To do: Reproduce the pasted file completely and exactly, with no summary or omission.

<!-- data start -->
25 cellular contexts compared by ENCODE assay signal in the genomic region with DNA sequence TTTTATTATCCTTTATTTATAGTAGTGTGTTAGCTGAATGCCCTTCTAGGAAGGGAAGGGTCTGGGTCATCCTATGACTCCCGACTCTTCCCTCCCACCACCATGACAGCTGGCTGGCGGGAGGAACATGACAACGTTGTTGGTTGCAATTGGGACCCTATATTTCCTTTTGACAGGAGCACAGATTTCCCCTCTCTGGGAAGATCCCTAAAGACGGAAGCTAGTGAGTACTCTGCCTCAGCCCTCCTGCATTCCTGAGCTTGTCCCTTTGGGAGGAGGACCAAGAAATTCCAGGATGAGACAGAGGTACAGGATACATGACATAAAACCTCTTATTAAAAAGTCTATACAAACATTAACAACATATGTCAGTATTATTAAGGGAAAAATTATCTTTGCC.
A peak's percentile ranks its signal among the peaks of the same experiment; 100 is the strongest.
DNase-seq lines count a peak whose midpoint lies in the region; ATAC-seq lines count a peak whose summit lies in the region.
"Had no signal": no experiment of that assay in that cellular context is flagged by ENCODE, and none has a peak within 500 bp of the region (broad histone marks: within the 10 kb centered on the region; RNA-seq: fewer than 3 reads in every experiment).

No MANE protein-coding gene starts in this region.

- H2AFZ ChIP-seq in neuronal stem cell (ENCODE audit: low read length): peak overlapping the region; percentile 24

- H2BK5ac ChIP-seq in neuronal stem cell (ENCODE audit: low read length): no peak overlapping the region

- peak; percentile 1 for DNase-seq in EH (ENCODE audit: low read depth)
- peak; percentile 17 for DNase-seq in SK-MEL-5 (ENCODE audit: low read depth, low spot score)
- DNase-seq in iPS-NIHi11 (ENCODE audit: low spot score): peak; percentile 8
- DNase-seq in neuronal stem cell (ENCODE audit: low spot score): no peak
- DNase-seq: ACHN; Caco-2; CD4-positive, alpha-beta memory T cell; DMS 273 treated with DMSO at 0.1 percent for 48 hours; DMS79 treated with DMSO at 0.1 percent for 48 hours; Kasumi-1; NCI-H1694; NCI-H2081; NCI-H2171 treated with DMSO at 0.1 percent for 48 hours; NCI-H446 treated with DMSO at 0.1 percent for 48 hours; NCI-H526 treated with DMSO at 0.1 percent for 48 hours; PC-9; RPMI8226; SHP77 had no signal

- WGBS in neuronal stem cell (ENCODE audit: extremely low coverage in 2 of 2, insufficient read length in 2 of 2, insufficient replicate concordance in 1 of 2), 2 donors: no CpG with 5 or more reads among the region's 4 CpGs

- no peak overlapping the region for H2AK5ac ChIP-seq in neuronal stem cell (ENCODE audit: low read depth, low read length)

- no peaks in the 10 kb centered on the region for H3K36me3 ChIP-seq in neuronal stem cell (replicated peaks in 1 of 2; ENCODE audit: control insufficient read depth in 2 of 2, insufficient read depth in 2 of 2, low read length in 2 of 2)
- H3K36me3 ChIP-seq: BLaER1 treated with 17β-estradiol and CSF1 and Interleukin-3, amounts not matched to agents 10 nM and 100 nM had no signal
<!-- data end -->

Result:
25 cellular contexts compared by ENCODE assay signal in the genomic region with DNA sequence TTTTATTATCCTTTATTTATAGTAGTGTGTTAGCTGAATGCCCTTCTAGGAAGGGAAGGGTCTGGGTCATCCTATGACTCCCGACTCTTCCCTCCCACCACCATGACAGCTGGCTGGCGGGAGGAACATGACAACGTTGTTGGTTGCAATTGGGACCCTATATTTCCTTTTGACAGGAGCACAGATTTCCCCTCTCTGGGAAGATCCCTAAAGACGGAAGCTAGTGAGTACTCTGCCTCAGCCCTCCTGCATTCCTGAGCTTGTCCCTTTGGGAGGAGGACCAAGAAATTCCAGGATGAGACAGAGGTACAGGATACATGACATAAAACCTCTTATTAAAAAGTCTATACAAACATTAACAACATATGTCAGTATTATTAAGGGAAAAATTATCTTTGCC.
A peak's percentile ranks its signal among the peaks of the same experiment; 100 is the strongest.
DNase-seq lines count a peak whose midpoint lies in the region; ATAC-seq lines count a peak whose summit lies in the region.
"Had no signal": no experiment of that assay in that cellular context is flagged by ENCODE, and none has a peak within 500 bp of the region (broad histone marks: within the 10 kb centered on the region; RNA-seq: fewer than 3 reads in every experiment).

No MANE protein-coding gene starts in this region.

- H2AFZ ChIP-seq in neuronal stem cell (ENCODE audit: low read length): peak overlapping the region; percentile 24

- H2BK5ac ChIP-seq in neuronal stem cell (ENCODE audit: low read length): no peak overlapping the region

- peak; percentile 1 for DNase-seq in EH (ENCODE audit: low read depth)
- peak; percentile 17 for DNase-seq in SK-MEL-5 (ENCODE audit: low read depth, low spot score)
- DNase-seq in iPS-NIHi11 (ENCODE audit: low spot score): peak; percentile 8
- DNase-seq in neuronal stem cell (ENCODE audit: low spot score): no peak
- DNase-seq: ACHN; Caco-2; CD4-positive, alpha-beta memory T cell; DMS 273 treated with DMSO at 0.1 percent for 48 hours; DMS79 treated with DMSO at 0.1 percent for 48 hours; Kasumi-1; NCI-H1694; NCI-H2081; NCI-H2171 treated with DMSO at 0.1 percent for 48 hours; NCI-H446 treated with DMSO at 0.1 percent for 48 hours; NCI-H526 treated with DMSO at 0.1 percent for 48 hours; PC-9; RPMI8226; SHP77 had no signal

- WGBS in neuronal stem cell (ENCODE audit: extremely low coverage in 2 of 2, insufficient read length in 2 of 2, insufficient replicate concordance in 1 of 2), 2 donors: no CpG with 5 or more reads among the region's 4 CpGs

- no peak overlapping the region for H2AK5ac ChIP-seq in neuronal stem cell (ENCODE audit: low read depth, low read length)

- no peaks in the 10 kb centered on the region for H3K36me3 ChIP-seq in neuronal stem cell (replicated peaks in 1 of 2; ENCODE audit: control insufficient read depth in 2 of 2, insufficient read depth in 2 of 2, low read length in 2 of 2)
- H3K36me3 ChIP-seq: BLaER1 treated with 17β-estradiol and CSF1 and Interleukin-3, amounts not matched to agents 10 nM and 100 nM had no signal